Geraint Tudur is general secretary ofÂ The Union of Welsh Independent Chapels. I have no particular idea who they are, but it seems like people for some reason listen to them.
I’m going to assume you already know about the “atheist bus” campaign. I for one like it. It will get people talking, and doing so hopefully from a starting point of skepticism, which is the healthy way of doing things. But mostly I like it because the reaction to it has been comical and served to make religious people look foolish (which is pretty easy) and that always makes me smile. The funniest one I’ve put right at the end to force you to read the whole post. (I certainly can’t see how you could possibly read the end without reading the start and middle first.
For example, Theos have responded by pretending that it is in fact the best thing to happen to religious belief since the crucifixion was retconned out of the Bible. First, they donated £50.Â Then they started firing off soundbites almost at random, apparently in the hope that if they said something silly enough a newspaper might print it.
We’ve donated the money because weÂ thinkÂ the campaign isÂ a brilliant way to get people thinking about God.
– Paul Woolley, Director of Theos
Fifty quid? That’ll pay for rather less than one third of one advert. That was entirely worth the bother.
Telling someone “there’s probably no God” is a bit like telling them they’ve probably remembered to lock their door. It creates the doubt that they might not have.
– Paul Woolley
That’s really quite a poor analogy, although it’s quite telling if Theos think that “skeptical but afraid of what might happen if they’re wrong” counts as belief.
The poster is very weak – where does ‘probably’ come from? Richard Dawkins doesn’t ‘probably’ believe there is no God! – and telling peopleÂ to ‘Stop worrying’ is hardly going to comfort for those who are concerned about losing jobs or homes in the recession, butÂ the postersÂ will still prompt people to think about life’s big questions.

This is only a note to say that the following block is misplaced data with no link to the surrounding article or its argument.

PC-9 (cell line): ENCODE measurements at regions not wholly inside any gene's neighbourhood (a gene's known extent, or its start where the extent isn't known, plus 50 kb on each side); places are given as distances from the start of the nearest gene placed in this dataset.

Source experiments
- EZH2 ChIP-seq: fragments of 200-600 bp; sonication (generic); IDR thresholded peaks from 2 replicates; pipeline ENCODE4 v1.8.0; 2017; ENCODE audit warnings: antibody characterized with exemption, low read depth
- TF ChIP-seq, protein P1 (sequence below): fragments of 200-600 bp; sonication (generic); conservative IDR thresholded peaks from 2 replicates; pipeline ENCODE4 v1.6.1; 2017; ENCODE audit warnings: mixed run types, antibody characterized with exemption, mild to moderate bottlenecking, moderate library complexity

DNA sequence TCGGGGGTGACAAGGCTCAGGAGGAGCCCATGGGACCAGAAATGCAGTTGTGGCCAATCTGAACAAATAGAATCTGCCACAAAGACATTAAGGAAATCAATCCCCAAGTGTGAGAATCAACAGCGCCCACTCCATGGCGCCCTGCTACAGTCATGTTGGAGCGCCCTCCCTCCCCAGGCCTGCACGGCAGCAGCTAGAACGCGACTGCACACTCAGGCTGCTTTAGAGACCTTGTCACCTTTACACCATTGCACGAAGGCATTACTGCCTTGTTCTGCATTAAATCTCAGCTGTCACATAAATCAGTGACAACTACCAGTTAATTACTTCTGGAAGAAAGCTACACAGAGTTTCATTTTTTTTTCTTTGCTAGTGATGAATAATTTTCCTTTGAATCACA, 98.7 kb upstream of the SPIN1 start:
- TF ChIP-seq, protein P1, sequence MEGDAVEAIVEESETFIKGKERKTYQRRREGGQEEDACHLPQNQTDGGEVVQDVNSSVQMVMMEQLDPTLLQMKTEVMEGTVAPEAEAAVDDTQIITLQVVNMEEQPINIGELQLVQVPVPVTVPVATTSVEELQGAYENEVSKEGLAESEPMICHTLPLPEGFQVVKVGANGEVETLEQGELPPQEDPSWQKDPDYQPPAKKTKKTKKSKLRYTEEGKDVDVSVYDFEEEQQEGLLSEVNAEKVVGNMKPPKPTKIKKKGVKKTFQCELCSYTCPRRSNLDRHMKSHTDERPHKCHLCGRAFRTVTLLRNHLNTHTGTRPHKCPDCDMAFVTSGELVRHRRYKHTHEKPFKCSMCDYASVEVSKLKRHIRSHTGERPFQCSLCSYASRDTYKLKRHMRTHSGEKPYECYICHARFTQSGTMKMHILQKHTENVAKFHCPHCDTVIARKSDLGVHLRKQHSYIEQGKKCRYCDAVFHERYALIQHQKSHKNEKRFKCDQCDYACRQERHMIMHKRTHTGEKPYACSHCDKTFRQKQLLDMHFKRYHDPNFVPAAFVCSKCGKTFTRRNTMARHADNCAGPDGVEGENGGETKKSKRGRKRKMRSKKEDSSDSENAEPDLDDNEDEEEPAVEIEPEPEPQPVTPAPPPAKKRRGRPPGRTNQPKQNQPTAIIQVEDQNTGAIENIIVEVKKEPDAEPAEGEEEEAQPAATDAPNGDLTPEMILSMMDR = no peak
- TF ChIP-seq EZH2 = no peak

– Paul Woolley
That’s right,Â Richard Dawkins doesn’t ‘probably’ believe there is no God.Â Richard Dawkins believes there is probably no God. How can you not understand what adverbs are for?
Let’s leave aside the adverts’ basic proposition, “There’s probably no God”. Where did that “probably” come from? It doesn’t suggest the sales staff is overly confident about its product. If my pilot told me “This flight to Paris probably won’t crash,” I’d think about taking the train.
– Nick Spencer, Director of Studies, Theos
Like (seemingly) almost all religious people, they don’t get the point of this. Atheism isn’t about believing there is no god, it’s about not believing that there is. (Apparently this adverb problem is common in Theos.) It’s about not accepting patent nonsense for which there is not one shred of evidence. It’s about thinking about whether or not there is a god rather than believing just for the sake of it. It just so happens that everyone who does so comes to the conclusion that God is just a made-up person. (That link is what YouTube was like in 1996.) That’s the nature of correct answers.
And let’s leave aside the advice, “Now stop worrying and enjoy your life”. You would have to go a long way to find a slogan less suited to our New Year, recession-looming, mass-unemployment gloom.
– Nick Spencer